Sharia in Nigeria

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Use of Sharia in Nigeria:
  Sharia plays no role in the judicial system
  Sharia applies in personal status issues only
  Sharia applies in full, including criminal law

In Nigeria, Sharia has been instituted as a main body of civil and criminal law in 9 Muslim-majority and in some parts of 3 Muslim-plurality states since 1999, when then-Zamfara State governor Ahmad Sani Yerima[1] began the push for the institution of Sharia at the state level of government.


Twelve out of Nigeria's thirty-six states have Sunni Islam as the dominant religion. In 1999, those states chose to have Sharia courts as well as Customary courts.[2]

As of 2012, the following 9 states have instituted Sharia:

the following 3 states have also instituted sharia in some parts with large Muslim populations


Some argue that as implemented in the north, Sharia violates the Constitution of Nigeria.[3]


There have been numerous riots over the implementation of sharia law, primarily involving non-Muslim minorities in the states which implemented the system. One such riot killed over 100 people in October 2001 in Kano State.[4][5]

Amina Lawal[edit]

Main article: Amina Lawal

In 2002, negative light was brought to sharia in northern Nigeria when Amina Lawal, a single mother in Katsina State, was accused of adultery and sentenced to death by stoning by a state Sharia court for conceiving a child out of wedlock; the father was released without conviction for lack of evidence. Lawal's conviction provoked outrage both in southern Nigeria and the West, with many national and international NGOs lobbying the federal government to overturn her conviction. In 2004, the conviction was overturned by the Sharia court of appeal, and Lawal returned to private life.[6]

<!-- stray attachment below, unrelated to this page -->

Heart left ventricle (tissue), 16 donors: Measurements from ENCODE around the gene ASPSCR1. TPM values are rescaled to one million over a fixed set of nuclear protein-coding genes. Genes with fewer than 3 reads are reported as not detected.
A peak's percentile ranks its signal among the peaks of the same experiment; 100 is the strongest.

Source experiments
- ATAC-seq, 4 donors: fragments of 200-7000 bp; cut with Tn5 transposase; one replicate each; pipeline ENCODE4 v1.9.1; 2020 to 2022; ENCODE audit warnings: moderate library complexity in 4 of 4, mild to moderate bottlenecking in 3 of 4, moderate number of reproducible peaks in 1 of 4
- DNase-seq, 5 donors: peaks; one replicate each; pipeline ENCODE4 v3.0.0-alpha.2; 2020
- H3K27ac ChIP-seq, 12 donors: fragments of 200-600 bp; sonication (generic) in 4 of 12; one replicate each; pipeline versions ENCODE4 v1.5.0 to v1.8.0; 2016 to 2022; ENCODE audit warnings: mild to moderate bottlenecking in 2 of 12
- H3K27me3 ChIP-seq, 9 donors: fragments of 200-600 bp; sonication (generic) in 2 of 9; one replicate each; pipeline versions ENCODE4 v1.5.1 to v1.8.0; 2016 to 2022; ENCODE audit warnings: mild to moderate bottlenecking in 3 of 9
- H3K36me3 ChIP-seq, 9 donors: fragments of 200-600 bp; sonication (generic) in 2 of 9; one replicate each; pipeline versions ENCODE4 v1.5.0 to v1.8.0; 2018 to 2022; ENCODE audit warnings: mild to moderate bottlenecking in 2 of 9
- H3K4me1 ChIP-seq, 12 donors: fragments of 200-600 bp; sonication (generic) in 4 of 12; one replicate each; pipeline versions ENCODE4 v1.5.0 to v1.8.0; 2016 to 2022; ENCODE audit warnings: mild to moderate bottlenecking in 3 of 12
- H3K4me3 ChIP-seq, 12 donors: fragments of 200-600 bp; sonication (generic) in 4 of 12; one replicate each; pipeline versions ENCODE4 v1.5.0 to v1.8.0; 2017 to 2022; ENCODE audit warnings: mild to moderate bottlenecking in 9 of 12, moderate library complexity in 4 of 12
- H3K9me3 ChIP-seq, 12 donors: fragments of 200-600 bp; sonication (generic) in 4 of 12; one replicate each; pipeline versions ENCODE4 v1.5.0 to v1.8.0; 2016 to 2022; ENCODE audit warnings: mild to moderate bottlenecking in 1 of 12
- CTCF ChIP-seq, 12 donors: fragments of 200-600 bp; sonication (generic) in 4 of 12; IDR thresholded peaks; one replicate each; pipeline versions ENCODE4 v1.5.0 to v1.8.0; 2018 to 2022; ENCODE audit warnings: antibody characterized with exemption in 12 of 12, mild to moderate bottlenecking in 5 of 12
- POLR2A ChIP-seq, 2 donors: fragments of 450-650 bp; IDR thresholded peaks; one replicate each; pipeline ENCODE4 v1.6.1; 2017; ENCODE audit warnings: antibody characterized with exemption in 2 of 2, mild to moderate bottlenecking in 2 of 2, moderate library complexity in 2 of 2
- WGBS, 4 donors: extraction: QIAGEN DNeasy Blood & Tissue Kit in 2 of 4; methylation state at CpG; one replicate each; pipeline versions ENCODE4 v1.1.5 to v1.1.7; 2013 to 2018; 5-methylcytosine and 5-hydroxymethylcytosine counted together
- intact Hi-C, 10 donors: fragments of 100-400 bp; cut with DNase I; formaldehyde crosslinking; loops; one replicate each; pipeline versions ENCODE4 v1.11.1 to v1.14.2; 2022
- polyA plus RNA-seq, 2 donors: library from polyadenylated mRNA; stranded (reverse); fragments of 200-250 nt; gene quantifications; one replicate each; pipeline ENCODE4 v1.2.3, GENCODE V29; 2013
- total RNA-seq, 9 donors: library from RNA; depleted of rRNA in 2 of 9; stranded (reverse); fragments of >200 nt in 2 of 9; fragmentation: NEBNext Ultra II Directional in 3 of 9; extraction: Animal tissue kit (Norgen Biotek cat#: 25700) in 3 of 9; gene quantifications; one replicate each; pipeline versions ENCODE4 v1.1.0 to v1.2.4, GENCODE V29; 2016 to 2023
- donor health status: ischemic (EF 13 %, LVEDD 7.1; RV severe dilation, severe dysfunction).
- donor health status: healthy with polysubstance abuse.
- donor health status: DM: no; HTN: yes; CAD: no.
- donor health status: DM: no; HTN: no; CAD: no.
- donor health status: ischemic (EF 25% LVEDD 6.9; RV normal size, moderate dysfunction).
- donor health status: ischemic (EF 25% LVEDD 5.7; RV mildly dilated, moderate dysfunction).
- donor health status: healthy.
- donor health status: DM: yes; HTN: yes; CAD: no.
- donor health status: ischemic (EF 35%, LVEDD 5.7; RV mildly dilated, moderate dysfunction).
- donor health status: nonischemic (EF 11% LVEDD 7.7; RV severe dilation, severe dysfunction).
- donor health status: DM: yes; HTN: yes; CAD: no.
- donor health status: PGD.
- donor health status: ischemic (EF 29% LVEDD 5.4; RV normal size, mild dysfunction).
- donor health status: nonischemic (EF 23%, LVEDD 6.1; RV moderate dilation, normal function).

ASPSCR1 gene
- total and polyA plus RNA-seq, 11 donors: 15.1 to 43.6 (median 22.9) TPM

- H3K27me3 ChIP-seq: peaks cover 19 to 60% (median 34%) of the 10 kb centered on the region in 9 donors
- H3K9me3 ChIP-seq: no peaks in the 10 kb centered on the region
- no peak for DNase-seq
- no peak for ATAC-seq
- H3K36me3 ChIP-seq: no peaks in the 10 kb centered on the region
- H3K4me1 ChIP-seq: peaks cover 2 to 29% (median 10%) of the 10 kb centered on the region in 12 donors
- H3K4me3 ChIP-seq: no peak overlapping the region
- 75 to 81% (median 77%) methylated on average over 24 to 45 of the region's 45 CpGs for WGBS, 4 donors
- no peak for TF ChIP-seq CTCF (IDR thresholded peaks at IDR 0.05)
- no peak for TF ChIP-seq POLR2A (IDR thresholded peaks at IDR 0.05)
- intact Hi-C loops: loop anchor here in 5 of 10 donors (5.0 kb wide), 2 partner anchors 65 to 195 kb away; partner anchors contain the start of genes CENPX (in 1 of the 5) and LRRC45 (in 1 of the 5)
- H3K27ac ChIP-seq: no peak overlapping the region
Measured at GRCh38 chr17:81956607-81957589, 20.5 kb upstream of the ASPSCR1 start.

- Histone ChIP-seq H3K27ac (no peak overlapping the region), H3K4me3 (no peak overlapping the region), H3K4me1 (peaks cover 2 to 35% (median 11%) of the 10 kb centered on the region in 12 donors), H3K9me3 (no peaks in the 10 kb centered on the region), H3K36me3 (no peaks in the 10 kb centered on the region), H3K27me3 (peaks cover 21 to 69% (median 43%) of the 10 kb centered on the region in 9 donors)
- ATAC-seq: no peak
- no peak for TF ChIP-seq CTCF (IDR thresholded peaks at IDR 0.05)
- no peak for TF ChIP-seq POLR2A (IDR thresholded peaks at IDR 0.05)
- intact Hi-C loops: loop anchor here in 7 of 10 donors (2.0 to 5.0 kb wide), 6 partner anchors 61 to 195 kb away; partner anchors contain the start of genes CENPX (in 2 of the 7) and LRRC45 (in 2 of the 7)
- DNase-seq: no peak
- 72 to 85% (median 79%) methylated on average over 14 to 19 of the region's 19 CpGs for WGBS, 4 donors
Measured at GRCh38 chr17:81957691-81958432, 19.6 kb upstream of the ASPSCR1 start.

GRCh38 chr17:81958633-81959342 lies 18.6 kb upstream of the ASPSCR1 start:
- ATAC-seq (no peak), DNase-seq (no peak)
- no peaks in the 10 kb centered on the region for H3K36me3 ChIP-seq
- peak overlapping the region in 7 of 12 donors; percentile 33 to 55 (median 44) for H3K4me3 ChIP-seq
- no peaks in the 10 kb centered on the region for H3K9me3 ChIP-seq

Safiya Hussaini[edit]

Main article: Safiya Hussaini

Blasphemy and apostasy[edit]

A Sharia court may treat blasphemy as deserving of several punishments up to, and including, execution.[7][8] In many predominantly Muslim states, conversion from Islam to another religion is illegal and often a capital offence.[9]

In 2014 a Nigerian man, Mubarak Bala was forcibly committed to a psychiatric institution in Kano for eighteen days, where he was forcibly drugged after stating that he was an atheist. The International Humanist and Ethical Union took up the case, stating that Bala's human rights were violated.[10]


Main article: Sani Yakubu Rodi

In 2002, the first execution of a man under Sharia took place in Katsina State; Human Rights Watch condemned the execution.[11]

Sharia Court of Appeals[edit]

Recognized as a federal court of appeals under the government of Nigeria, the Sharia Court of Appeals is the most controversial of the judicial system. It exists within the Federal Capital Territory of Nigeria and is a part of the Unified Courts System. The Sharia Court of Appeals reviews cases involving Sharia law, particularly in the North and Northeast regions of the country. This has caused controversy because while the Sharia Court of Appeals interprets and reviews cases relating to Islamic law, they must also interpret the common and customary laws of the other regions of Nigeria.[12]

See also[edit]


External links[edit]